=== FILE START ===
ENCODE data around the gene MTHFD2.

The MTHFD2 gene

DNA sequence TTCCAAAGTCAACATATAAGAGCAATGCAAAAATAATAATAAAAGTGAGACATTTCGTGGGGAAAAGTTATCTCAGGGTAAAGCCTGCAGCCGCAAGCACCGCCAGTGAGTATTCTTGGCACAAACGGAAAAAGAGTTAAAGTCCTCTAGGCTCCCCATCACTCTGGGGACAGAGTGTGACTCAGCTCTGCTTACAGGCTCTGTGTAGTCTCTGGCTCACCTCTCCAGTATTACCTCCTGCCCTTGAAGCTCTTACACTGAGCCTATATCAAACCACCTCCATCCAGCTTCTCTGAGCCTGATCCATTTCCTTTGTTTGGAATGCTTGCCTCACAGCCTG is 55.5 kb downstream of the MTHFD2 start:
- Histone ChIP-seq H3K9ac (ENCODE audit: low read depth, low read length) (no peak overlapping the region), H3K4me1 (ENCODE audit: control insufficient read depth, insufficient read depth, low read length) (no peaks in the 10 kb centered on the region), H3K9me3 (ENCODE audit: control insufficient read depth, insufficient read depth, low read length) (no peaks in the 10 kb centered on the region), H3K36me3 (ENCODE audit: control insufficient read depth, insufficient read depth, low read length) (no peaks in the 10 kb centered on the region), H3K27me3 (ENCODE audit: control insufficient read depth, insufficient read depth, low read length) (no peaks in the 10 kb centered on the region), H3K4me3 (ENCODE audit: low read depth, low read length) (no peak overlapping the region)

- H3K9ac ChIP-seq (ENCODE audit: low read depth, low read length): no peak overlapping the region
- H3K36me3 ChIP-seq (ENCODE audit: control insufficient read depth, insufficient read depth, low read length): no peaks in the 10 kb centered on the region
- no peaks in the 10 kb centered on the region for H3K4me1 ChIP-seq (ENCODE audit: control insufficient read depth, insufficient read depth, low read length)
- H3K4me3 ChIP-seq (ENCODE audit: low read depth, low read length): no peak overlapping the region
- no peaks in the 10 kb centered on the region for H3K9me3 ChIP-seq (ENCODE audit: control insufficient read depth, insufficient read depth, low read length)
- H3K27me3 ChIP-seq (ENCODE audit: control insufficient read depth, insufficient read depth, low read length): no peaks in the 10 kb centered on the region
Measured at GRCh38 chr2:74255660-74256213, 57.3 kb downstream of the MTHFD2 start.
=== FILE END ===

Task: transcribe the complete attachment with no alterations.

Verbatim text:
ENCODE data around the gene MTHFD2.

The MTHFD2 gene

DNA sequence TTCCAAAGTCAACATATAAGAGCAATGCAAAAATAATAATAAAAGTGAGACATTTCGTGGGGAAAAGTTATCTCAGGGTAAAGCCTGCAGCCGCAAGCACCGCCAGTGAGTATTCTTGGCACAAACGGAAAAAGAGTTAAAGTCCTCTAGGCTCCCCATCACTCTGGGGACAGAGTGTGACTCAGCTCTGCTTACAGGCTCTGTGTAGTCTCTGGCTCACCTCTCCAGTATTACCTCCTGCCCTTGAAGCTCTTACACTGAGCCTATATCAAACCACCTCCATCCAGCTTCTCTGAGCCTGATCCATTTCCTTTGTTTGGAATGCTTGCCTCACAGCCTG is 55.5 kb downstream of the MTHFD2 start:
- Histone ChIP-seq H3K9ac (ENCODE audit: low read depth, low read length) (no peak overlapping the region), H3K4me1 (ENCODE audit: control insufficient read depth, insufficient read depth, low read length) (no peaks in the 10 kb centered on the region), H3K9me3 (ENCODE audit: control insufficient read depth, insufficient read depth, low read length) (no peaks in the 10 kb centered on the region), H3K36me3 (ENCODE audit: control insufficient read depth, insufficient read depth, low read length) (no peaks in the 10 kb centered on the region), H3K27me3 (ENCODE audit: control insufficient read depth, insufficient read depth, low read length) (no peaks in the 10 kb centered on the region), H3K4me3 (ENCODE audit: low read depth, low read length) (no peak overlapping the region)

- H3K9ac ChIP-seq (ENCODE audit: low read depth, low read length): no peak overlapping the region
- H3K36me3 ChIP-seq (ENCODE audit: control insufficient read depth, insufficient read depth, low read length): no peaks in the 10 kb centered on the region
- no peaks in the 10 kb centered on the region for H3K4me1 ChIP-seq (ENCODE audit: control insufficient read depth, insufficient read depth, low read length)
- H3K4me3 ChIP-seq (ENCODE audit: low read depth, low read length): no peak overlapping the region
- no peaks in the 10 kb centered on the region for H3K9me3 ChIP-seq (ENCODE audit: control insufficient read depth, insufficient read depth, low read length)
- H3K27me3 ChIP-seq (ENCODE audit: control insufficient read depth, insufficient read depth, low read length): no peaks in the 10 kb centered on the region
Measured at GRCh38 chr2:74255660-74256213, 57.3 kb downstream of the MTHFD2 start.